“If we lose to a dodgy refereeing decision then people know me and I will be ranting and raving at that. The popular saying is that these things even themselves out over a season, but I’m not sure it does personally. However, if that happens then it does.

“But there is the flip side of losing in the right manner and if that happens then it is something I will need to address. 

“I am trying to instil the mentality into players about the right way to lose, but essentially I want everyone to think positive and that’s how we will treat every game. 

“Of course people have posed to me that staying with the academy would have afforded a lot more security than managing the first team. But I turn that on its head by saying I may be managing in the Championship two years from now so you never know.

“For me coming into management was the right time and I’m confident for the future given those around me.”

When Awford departed football following two decades of playing and coaching at various levels, he thought it was a chapter that was closed for good.

In 2006 he turned up at Oxford as assistant to his old mentor Jim Smith after differences with the Fratton Park hierarchy.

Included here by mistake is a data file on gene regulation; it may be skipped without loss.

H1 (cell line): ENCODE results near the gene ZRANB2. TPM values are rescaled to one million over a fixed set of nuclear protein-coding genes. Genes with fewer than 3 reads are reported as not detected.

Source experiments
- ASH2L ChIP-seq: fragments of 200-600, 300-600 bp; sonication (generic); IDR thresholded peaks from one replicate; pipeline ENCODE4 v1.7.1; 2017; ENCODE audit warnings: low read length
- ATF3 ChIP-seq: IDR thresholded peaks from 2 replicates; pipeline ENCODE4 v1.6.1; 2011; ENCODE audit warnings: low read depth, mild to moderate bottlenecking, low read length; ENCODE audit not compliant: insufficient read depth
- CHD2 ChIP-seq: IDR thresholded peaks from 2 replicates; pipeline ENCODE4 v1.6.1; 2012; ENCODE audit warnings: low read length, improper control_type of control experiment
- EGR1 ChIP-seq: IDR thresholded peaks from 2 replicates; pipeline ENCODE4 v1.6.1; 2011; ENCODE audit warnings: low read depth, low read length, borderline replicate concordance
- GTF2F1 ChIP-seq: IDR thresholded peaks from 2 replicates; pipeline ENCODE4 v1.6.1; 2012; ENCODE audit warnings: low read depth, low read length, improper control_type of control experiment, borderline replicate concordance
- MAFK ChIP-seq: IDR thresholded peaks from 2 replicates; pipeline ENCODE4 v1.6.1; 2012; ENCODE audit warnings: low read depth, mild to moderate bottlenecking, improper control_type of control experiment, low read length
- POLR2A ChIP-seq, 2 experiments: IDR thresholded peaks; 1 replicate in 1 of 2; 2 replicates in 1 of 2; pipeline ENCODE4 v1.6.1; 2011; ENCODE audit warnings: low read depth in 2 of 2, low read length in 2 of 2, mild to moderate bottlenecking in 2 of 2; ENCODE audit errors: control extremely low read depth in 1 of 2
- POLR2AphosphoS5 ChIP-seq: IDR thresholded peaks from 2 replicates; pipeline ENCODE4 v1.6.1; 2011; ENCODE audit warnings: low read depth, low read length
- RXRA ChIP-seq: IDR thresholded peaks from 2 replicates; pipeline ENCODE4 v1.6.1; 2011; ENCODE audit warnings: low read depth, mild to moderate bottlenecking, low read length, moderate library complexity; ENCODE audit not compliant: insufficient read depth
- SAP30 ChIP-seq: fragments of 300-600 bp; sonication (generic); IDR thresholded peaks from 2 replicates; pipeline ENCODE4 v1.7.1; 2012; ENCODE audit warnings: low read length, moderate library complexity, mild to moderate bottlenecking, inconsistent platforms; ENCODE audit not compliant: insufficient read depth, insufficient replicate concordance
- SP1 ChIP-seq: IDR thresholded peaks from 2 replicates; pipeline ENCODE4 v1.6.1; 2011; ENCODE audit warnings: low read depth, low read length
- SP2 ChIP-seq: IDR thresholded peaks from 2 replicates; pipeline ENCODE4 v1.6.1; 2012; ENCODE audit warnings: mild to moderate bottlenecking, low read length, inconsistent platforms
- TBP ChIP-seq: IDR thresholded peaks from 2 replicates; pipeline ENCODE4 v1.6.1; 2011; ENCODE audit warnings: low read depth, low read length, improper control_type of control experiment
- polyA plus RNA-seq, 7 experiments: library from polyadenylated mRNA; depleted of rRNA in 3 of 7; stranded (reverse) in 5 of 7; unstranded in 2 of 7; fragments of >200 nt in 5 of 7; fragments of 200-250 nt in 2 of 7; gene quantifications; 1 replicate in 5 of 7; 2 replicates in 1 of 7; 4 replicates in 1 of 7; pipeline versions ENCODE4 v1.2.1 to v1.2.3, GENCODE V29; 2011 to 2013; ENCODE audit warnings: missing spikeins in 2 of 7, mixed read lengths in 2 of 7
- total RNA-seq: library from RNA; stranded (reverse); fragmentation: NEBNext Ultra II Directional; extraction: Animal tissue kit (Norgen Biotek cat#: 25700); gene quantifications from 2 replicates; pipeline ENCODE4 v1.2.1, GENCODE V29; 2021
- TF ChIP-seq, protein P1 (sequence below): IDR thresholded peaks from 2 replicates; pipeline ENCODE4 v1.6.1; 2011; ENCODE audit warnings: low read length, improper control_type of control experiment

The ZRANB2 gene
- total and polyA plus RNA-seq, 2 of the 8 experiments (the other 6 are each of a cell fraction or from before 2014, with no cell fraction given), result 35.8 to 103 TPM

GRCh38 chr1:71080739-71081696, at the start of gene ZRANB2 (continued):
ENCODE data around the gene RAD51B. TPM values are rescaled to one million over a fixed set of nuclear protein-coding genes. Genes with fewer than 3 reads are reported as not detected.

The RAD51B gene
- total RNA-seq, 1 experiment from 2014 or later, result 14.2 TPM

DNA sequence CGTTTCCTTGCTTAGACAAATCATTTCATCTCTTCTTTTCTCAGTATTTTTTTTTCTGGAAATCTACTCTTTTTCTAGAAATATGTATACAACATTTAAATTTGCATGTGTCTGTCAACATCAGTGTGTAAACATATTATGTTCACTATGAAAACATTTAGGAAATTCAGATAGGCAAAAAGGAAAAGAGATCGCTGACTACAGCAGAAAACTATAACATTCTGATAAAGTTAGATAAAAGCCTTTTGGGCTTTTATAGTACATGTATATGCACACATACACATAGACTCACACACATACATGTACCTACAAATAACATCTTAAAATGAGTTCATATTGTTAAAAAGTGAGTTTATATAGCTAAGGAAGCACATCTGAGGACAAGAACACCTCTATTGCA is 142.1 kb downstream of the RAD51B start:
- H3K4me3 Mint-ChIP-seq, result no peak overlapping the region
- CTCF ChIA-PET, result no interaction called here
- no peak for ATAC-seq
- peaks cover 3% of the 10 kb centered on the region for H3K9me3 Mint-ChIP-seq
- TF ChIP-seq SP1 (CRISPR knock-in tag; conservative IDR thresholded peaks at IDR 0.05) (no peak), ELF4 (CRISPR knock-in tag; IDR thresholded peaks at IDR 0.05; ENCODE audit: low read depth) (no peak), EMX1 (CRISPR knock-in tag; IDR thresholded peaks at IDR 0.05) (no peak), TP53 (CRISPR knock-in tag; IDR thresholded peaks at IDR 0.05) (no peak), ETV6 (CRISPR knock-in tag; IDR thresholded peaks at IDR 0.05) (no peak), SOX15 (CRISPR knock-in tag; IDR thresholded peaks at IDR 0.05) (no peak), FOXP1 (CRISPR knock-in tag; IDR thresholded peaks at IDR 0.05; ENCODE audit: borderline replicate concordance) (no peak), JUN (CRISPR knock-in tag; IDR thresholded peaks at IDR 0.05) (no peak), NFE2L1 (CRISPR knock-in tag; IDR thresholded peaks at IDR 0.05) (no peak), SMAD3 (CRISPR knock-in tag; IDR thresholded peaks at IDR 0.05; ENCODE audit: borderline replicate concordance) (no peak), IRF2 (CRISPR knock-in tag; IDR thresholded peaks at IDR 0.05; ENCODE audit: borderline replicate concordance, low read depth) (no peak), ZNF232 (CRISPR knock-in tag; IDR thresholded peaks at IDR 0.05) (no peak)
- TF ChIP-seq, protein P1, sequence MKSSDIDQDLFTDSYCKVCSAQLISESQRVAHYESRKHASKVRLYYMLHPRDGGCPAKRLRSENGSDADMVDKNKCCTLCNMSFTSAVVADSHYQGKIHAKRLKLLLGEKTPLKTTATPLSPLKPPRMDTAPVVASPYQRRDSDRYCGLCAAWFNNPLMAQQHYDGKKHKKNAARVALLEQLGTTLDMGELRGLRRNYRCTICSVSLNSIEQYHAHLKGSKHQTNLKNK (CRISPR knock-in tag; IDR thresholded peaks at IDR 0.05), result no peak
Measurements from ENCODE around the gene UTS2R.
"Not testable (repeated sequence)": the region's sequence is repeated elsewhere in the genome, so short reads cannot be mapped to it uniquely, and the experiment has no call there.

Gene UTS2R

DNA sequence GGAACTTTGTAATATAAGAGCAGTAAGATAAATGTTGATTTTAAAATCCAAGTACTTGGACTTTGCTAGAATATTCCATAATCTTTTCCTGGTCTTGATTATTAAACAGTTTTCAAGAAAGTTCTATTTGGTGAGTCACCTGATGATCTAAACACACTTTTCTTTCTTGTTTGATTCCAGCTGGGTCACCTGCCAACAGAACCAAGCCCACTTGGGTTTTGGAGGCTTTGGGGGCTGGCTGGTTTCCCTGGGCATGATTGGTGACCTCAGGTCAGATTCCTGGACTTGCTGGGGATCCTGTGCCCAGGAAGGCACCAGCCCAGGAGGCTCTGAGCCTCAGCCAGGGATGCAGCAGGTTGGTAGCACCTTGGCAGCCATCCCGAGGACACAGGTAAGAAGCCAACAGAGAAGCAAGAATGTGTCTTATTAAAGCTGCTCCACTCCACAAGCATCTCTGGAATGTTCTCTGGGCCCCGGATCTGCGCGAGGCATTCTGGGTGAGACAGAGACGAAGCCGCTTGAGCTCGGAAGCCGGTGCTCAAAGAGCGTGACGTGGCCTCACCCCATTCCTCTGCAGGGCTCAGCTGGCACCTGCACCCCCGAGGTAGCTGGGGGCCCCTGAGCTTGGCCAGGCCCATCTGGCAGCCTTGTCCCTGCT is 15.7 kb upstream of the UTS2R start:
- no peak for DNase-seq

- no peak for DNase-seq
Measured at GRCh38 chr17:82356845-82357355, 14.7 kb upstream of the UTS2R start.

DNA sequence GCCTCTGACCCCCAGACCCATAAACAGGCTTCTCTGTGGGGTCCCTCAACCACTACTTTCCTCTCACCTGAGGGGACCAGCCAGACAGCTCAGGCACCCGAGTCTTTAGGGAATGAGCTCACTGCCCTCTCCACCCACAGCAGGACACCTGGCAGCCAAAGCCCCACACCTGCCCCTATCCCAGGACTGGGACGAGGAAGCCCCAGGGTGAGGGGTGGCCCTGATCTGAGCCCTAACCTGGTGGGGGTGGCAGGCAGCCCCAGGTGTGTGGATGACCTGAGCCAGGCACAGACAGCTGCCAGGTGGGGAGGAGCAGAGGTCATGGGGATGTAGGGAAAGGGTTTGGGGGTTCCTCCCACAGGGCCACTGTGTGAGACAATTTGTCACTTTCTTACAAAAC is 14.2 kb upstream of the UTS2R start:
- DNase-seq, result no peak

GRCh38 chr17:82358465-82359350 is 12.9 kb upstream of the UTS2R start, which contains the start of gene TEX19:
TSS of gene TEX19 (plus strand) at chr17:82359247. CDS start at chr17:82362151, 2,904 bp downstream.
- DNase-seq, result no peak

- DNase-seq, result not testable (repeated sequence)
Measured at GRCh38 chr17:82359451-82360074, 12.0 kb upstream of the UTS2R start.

But with United plummeting from the Football League and then failing to come straight back the next season he entered a more stable environment in Civvy Street, reinventing himself as a PE teacher.

Awford could at least stay in touch with life at Pompey in his role as match analyst for local radio. 

The fact he still had a physical presence at Fratton Park was probably critical in the most unexpected of returns which has now led to the managerial hot seat.

“When I went out of the word at Pompey I didn’t see eye to eye with the regime and I didn’t agree with what they were doing,” explains Awford. “So I left and had a year at Oxford with Jim Smith, which was an experience, and then further time at Bognor, which I Ioved.

“Some might say the Oxford situation was on par with what I faced at Pompey. I went there with six games to go in the season, they ultimately went out of the league on the final day and it wasn’t nice.